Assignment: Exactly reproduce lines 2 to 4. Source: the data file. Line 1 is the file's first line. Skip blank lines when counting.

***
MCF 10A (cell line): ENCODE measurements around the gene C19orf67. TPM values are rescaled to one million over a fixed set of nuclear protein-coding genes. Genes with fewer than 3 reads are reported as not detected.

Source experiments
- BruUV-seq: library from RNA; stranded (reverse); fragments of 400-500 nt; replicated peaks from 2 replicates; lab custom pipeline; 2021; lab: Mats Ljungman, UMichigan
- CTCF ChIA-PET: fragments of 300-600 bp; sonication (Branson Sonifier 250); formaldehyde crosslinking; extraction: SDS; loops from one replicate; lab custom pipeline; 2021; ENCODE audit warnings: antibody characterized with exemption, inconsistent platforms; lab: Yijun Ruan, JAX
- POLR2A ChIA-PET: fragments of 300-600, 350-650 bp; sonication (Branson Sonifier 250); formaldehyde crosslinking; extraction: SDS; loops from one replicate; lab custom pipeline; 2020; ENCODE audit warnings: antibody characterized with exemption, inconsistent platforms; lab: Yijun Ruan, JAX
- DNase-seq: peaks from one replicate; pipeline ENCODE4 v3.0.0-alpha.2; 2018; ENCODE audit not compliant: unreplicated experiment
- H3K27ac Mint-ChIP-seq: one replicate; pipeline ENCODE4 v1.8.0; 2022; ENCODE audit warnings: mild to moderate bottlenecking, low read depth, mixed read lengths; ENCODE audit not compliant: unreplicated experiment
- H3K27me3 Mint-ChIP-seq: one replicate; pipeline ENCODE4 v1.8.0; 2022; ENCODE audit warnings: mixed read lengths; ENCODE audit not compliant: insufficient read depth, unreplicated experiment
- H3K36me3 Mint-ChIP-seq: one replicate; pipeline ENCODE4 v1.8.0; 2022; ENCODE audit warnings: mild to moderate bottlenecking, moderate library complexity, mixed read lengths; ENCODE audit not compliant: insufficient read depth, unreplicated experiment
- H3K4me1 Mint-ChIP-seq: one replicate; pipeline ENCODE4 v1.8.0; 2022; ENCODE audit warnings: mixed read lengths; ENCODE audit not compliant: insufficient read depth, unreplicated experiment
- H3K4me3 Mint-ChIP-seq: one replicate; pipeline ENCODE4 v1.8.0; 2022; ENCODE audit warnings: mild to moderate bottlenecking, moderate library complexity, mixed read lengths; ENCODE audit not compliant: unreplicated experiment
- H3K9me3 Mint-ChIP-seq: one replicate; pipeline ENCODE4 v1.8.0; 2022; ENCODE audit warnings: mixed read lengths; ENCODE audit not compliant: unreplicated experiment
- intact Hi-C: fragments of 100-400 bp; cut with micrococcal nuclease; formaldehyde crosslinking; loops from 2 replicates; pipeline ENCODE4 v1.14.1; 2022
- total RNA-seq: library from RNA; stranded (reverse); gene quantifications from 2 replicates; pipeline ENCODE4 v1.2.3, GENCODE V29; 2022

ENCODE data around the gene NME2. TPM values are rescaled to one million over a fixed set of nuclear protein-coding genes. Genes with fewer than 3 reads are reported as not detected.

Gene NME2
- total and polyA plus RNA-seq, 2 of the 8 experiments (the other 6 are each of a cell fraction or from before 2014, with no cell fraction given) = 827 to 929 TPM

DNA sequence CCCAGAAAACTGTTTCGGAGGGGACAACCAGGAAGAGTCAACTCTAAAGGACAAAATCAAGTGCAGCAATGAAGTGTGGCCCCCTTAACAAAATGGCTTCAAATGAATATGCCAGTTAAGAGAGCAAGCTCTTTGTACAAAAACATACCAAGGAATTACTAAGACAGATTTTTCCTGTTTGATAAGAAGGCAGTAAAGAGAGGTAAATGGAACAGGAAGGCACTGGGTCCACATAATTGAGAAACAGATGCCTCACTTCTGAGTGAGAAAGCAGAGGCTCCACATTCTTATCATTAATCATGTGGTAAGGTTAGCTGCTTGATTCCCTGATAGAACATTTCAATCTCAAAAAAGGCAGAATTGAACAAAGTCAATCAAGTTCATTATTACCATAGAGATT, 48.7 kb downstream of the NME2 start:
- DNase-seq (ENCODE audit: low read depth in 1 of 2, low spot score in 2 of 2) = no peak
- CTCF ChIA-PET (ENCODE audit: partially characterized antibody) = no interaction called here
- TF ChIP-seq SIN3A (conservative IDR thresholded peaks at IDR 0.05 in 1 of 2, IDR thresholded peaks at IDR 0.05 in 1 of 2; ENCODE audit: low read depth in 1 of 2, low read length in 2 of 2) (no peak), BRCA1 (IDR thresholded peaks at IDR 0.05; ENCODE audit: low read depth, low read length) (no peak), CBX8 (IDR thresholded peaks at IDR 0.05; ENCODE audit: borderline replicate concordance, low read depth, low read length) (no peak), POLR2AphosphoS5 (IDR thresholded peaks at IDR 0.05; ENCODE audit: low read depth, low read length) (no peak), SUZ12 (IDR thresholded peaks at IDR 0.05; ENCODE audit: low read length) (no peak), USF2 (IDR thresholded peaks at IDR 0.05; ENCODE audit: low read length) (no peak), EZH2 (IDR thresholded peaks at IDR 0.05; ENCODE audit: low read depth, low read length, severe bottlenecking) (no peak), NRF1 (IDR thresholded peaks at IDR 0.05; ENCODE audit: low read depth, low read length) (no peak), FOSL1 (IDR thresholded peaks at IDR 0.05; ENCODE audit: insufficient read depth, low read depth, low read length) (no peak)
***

Source experiments
- BruUV-seq: library from RNA; stranded (reverse); fragments of 400-500 nt; replicated peaks from 2 replicates; lab custom pipeline; 2021; lab: Mats Ljungman, UMichigan
- CTCF ChIA-PET: fragments of 300-600 bp; sonication (Branson Sonifier 250); formaldehyde crosslinking; extraction: SDS; loops from one replicate; lab custom pipeline; 2021; ENCODE audit warnings: antibody characterized with exemption, inconsistent platforms; lab: Yijun Ruan, JAX